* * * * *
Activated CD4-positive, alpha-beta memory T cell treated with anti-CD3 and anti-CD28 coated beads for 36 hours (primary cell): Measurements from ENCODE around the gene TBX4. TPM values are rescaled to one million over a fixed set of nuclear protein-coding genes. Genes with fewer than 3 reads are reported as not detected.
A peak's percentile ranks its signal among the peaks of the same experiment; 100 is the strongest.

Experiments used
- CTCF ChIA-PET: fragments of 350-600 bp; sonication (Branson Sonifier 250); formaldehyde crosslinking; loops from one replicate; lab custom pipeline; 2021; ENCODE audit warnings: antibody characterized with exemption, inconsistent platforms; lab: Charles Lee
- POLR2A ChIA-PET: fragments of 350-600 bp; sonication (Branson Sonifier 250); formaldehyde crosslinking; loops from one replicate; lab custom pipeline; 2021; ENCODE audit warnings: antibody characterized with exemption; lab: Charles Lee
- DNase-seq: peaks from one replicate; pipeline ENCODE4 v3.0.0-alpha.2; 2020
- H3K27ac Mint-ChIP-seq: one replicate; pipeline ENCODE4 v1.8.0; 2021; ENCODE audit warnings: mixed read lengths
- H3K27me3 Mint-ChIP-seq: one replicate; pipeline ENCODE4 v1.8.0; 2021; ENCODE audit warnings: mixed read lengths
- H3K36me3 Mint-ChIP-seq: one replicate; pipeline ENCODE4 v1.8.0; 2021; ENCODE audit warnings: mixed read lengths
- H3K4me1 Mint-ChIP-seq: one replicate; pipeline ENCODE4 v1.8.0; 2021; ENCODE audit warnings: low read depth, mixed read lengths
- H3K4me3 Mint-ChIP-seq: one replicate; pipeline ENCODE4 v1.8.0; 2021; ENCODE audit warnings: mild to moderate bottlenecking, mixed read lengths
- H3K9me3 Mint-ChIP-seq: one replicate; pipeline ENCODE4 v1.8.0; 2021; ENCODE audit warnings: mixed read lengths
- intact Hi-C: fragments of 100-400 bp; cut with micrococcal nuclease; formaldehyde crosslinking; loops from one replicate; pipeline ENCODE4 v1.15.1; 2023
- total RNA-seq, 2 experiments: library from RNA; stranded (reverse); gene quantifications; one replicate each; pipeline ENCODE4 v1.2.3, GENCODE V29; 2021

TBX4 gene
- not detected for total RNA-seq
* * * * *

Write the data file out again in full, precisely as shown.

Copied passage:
Activated CD4-positive, alpha-beta memory T cell treated with anti-CD3 and anti-CD28 coated beads for 36 hours (primary cell): Measurements from ENCODE around the gene TBX4. TPM values are rescaled to one million over a fixed set of nuclear protein-coding genes. Genes with fewer than 3 reads are reported as not detected.
A peak's percentile ranks its signal among the peaks of the same experiment; 100 is the strongest.

Experiments used
- CTCF ChIA-PET: fragments of 350-600 bp; sonication (Branson Sonifier 250); formaldehyde crosslinking; loops from one replicate; lab custom pipeline; 2021; ENCODE audit warnings: antibody characterized with exemption, inconsistent platforms; lab: Charles Lee
- POLR2A ChIA-PET: fragments of 350-600 bp; sonication (Branson Sonifier 250); formaldehyde crosslinking; loops from one replicate; lab custom pipeline; 2021; ENCODE audit warnings: antibody characterized with exemption; lab: Charles Lee
- DNase-seq: peaks from one replicate; pipeline ENCODE4 v3.0.0-alpha.2; 2020
- H3K27ac Mint-ChIP-seq: one replicate; pipeline ENCODE4 v1.8.0; 2021; ENCODE audit warnings: mixed read lengths
- H3K27me3 Mint-ChIP-seq: one replicate; pipeline ENCODE4 v1.8.0; 2021; ENCODE audit warnings: mixed read lengths
- H3K36me3 Mint-ChIP-seq: one replicate; pipeline ENCODE4 v1.8.0; 2021; ENCODE audit warnings: mixed read lengths
- H3K4me1 Mint-ChIP-seq: one replicate; pipeline ENCODE4 v1.8.0; 2021; ENCODE audit warnings: low read depth, mixed read lengths
- H3K4me3 Mint-ChIP-seq: one replicate; pipeline ENCODE4 v1.8.0; 2021; ENCODE audit warnings: mild to moderate bottlenecking, mixed read lengths
- H3K9me3 Mint-ChIP-seq: one replicate; pipeline ENCODE4 v1.8.0; 2021; ENCODE audit warnings: mixed read lengths
- intact Hi-C: fragments of 100-400 bp; cut with micrococcal nuclease; formaldehyde crosslinking; loops from one replicate; pipeline ENCODE4 v1.15.1; 2023
- total RNA-seq, 2 experiments: library from RNA; stranded (reverse); gene quantifications; one replicate each; pipeline ENCODE4 v1.2.3, GENCODE V29; 2021

TBX4 gene
- not detected for total RNA-seq